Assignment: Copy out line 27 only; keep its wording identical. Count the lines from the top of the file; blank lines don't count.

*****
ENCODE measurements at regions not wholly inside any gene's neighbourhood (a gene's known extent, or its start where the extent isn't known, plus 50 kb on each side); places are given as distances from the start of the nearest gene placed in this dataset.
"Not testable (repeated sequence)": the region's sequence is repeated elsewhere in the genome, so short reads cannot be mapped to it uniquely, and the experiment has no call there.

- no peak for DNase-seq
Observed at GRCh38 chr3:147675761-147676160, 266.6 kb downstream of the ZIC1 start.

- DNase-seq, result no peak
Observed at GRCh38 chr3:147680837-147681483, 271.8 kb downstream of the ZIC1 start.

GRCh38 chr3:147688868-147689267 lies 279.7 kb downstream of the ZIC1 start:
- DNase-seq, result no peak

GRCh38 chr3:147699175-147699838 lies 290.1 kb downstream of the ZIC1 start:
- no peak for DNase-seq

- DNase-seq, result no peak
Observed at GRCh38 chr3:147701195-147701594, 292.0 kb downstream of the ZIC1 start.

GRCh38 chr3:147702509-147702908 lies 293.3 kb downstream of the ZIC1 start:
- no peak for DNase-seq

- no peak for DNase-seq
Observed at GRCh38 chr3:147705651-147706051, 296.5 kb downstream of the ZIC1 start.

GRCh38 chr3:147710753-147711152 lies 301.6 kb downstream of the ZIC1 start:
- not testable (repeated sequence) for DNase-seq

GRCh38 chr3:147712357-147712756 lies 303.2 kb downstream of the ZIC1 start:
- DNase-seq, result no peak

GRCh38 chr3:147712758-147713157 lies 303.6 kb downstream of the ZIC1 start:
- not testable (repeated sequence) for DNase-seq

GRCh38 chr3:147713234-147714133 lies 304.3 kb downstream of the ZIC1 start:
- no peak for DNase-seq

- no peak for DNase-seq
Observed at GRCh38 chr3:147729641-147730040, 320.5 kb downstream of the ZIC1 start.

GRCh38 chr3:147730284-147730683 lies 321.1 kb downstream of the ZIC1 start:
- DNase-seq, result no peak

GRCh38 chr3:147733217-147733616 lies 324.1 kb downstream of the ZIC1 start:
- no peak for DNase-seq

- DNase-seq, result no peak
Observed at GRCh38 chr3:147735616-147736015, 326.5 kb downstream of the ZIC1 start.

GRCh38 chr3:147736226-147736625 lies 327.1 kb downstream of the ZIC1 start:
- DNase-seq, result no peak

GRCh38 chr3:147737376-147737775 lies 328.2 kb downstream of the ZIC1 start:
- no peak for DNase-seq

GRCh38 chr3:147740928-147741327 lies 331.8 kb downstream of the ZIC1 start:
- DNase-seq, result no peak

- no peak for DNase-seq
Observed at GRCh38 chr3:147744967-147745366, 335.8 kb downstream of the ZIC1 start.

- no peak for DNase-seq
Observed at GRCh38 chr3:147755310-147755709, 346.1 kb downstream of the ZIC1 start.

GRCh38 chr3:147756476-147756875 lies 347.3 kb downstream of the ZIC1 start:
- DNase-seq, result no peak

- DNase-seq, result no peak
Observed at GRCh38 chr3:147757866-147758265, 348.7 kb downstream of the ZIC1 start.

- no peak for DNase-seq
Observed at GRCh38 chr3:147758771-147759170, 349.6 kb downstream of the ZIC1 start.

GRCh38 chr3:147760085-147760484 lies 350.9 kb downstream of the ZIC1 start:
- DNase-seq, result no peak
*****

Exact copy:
GRCh38 chr3:147730284-147730683 lies 321.1 kb downstream of the ZIC1 start: